Category Archives: Random Thoughts

New Shoe Syndrome and Other Thoughts on the Vaccine

Train station in Rowland, North Carolina

I’ve gotten a few questions about our experience with scheduling and actually getting the vaccine, and thought it might be helpful to share a few thoughts.

The Process: I’ve mentioned previously how frustrating the registration process is for many of the county and health agency websites.  Kathy & I are fortunate to be registered with the two major health providers in our area, so we were able to use our login credentials to access those sites, which likely led to a slightly better experience.  We ended up with the Moderna Vaccine through Novant Health.

We were fortunate to find any locations at all on the very first morning of our eligibility.  The fact that the one we found was 200 miles away was no big deal for us.  We have the flexibility to go wherever we need to, and it was easy for us to make the trip.

The vaccination  site was in the parking area of a community college near Wilmington, NC.  The approach was well marked, there were National Guard personnel directing traffic into several lines, checking to confirm appointments and providing forms for completion.  The one glitch was that we had pre-filled everything online, but they still had us manually complete paperwork with the same information.  Taking the paperwork pre-filled and printed would not have helped.

We arrived at about 10:40 for an 11:00 appointment, and although the lines looked long, we queued up and were directed to the actual vaccination line promptly at 11:00 (not due to any process on their part, it just happened to work out).  We sat in our car until someone came around, asked us a few more questions, explained the process and handed us each a card with confirmation of our follow up appointments for the same time and day of the week in four weeks.  Shortly thereafter two nurses came up with the vaccine, plunked each of us in the arm, wrote the time on a paper stuck to the windshield, and told us that after the prescribed waiting time we would be released.  We rolled out of the parking lot at 11:30.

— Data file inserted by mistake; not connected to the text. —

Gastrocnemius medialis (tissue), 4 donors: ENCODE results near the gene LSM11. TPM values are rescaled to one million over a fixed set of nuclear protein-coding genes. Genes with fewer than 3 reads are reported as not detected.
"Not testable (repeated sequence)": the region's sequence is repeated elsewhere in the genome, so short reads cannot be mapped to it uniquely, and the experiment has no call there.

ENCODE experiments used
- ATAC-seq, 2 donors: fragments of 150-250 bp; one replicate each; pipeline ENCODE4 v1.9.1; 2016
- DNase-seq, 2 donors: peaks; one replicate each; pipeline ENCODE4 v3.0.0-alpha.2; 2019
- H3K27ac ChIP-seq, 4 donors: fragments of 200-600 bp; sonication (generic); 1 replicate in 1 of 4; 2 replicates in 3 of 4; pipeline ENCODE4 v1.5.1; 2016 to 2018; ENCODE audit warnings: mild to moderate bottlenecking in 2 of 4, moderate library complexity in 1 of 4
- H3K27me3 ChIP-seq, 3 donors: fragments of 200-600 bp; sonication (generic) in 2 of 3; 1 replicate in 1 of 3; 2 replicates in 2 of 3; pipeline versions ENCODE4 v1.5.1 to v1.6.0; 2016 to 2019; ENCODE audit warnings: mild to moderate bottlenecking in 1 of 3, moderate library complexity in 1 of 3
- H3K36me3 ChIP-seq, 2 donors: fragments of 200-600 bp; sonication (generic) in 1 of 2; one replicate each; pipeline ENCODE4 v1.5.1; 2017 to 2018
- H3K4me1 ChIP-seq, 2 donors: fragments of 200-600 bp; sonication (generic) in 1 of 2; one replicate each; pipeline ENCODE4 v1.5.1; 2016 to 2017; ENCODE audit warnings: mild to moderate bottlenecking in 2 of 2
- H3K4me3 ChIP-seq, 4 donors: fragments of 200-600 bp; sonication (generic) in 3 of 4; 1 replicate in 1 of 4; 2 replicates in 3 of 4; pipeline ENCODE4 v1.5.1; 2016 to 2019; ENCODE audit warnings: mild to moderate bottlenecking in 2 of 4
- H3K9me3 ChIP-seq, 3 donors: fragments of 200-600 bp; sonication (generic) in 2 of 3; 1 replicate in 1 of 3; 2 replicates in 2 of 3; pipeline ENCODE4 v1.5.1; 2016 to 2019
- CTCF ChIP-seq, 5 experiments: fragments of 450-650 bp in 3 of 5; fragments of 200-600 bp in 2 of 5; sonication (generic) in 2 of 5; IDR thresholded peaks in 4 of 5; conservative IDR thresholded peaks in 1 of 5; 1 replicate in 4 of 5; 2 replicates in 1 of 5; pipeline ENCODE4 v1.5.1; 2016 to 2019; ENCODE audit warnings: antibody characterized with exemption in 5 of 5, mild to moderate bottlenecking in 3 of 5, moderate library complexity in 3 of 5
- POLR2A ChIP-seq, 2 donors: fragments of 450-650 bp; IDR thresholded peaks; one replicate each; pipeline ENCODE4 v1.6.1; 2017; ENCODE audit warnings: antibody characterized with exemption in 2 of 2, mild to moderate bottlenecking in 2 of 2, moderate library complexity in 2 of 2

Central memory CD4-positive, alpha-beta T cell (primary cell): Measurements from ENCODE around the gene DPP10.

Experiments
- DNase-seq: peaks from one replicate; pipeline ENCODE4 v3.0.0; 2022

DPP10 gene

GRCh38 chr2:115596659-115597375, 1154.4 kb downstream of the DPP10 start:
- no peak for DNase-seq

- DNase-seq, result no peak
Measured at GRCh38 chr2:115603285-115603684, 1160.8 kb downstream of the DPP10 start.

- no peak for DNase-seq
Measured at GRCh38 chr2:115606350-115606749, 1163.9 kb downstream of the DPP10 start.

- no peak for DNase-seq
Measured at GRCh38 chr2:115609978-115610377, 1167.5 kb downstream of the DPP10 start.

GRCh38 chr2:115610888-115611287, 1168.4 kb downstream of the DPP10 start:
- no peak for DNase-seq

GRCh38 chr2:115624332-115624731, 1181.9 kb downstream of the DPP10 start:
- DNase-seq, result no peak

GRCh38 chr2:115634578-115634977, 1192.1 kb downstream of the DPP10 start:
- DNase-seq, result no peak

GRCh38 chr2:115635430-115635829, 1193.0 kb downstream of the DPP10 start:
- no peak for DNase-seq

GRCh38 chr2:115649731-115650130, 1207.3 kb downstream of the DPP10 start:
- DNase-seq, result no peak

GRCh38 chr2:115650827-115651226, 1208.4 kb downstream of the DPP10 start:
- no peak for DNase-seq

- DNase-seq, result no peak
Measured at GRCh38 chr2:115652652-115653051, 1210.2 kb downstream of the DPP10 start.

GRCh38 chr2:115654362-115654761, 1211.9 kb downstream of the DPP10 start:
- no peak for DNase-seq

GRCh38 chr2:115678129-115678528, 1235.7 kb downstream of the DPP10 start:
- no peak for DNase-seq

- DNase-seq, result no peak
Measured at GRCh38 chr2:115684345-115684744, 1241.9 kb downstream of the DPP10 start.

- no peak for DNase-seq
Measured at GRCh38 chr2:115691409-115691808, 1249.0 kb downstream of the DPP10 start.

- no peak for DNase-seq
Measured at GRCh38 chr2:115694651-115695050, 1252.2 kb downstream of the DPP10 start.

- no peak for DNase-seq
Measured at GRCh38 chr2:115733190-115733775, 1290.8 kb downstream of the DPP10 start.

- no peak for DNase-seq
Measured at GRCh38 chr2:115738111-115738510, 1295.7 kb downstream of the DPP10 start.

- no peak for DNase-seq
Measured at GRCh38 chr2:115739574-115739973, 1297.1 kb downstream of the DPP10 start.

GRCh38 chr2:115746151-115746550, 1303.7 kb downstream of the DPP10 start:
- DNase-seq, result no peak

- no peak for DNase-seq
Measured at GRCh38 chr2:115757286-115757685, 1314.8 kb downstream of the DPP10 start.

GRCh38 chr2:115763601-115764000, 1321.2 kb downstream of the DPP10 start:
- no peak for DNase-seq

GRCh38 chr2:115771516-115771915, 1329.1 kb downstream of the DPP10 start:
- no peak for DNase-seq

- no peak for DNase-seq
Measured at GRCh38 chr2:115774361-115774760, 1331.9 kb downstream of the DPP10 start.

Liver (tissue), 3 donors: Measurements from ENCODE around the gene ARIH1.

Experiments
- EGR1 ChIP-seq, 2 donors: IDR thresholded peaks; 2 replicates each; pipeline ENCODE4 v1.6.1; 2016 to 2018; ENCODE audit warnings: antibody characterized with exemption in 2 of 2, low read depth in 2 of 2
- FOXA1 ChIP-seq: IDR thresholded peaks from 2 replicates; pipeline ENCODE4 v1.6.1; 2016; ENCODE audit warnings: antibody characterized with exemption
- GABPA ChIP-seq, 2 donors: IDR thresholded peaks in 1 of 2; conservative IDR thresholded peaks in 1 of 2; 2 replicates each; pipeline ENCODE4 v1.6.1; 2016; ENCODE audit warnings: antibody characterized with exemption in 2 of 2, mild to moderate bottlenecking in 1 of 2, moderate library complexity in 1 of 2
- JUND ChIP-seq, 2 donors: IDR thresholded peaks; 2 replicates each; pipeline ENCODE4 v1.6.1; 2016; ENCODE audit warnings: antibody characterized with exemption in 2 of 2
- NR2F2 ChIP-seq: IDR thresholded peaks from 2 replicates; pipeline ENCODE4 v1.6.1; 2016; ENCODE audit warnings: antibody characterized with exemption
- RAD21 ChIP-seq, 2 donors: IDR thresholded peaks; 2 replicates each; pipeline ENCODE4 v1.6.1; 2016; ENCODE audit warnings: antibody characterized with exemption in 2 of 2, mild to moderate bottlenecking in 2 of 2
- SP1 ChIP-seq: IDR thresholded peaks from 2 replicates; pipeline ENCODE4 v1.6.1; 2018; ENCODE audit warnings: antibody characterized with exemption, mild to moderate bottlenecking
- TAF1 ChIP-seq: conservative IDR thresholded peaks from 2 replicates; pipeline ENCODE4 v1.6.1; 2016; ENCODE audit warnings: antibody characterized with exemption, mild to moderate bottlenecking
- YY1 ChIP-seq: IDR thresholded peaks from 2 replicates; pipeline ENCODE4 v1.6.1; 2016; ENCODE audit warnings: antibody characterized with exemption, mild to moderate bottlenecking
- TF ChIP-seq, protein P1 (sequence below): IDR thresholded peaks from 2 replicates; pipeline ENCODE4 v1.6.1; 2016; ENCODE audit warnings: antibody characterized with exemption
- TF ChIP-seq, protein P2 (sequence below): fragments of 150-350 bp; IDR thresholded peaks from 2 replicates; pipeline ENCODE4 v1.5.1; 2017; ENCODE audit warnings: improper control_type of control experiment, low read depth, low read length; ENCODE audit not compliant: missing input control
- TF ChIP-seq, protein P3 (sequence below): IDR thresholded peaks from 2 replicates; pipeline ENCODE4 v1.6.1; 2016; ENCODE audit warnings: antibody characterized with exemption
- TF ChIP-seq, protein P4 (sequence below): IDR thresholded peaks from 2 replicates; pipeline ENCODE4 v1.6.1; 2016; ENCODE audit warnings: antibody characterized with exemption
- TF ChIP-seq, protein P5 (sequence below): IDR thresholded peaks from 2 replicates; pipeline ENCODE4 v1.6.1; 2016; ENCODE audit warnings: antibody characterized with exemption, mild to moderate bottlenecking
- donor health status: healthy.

Train station in Rowland, North Carolina

The Vaccine: Did we have any concerns about getting the vaccine? None.  We feel strongly that the vaccines have been adequately tested, we trust in the scientific validity of the data and believe that getting the vaccine has a much lower level of risk than not getting it.  Everyone makes their own choice, but we feel that in order to do the kind of travel we want to do, more states, countries and companies will require a vaccination than not and we don’t want to be left out when the time comes.

Train station in Rowland, North Carolina

Side Effects: None really, but it surprises me how hyper-aware we become when we’re looking for something.  I call it “new shoe syndrome” because of how when we buy a new pair of shoes we spend days paying attention to every little twinge or pinch.  We recently bought new tires for the car, and for the first few drives I paid close attention to the sound, feel and ride.  After a while you forget about it.  We stopped at a restaurant for lunch, and while there a guy came in wearing a really strong cologne.  Strong odors like cologne and smelly air fresheners always bother me, so when my throat got a little scratchy I wrote it off.  No big deal.  Our arms hurt for a few days, especially while we slept.  But my left hip is often sore anyway, and since I got my shot in my left arm, I just spent more time on my right side!

Dilapidated building near the train station in Rowland, North Carolina

Eligibility: We’ve read about people gaming the system by falsely answering the questions, crossing state lines to states with more favorable rules or otherwise getting the shot before they should have.  Kathy & I waited for our group to be called, answered all the questions truthfully and lucked into an early appointment.  Could we have waited?  Sure, but why?  Everyone who wants a shot will eventually be able to get one, so it really doesn’t matter when we go.  Could we have gotten an appointment closer to home?  Perhaps, but once we got our appointments I stopped looking.  I read somewhere about local appointments now booking out into May or June, but it doesn’t matter any more.  The owner of the restaurant we had lunch at told us that someone called him the other afternoon to say that they had 15 Johnson & Johnson shots that were going to expire at the end of the day and to send along anyone who needed them.  That happens too, you never know.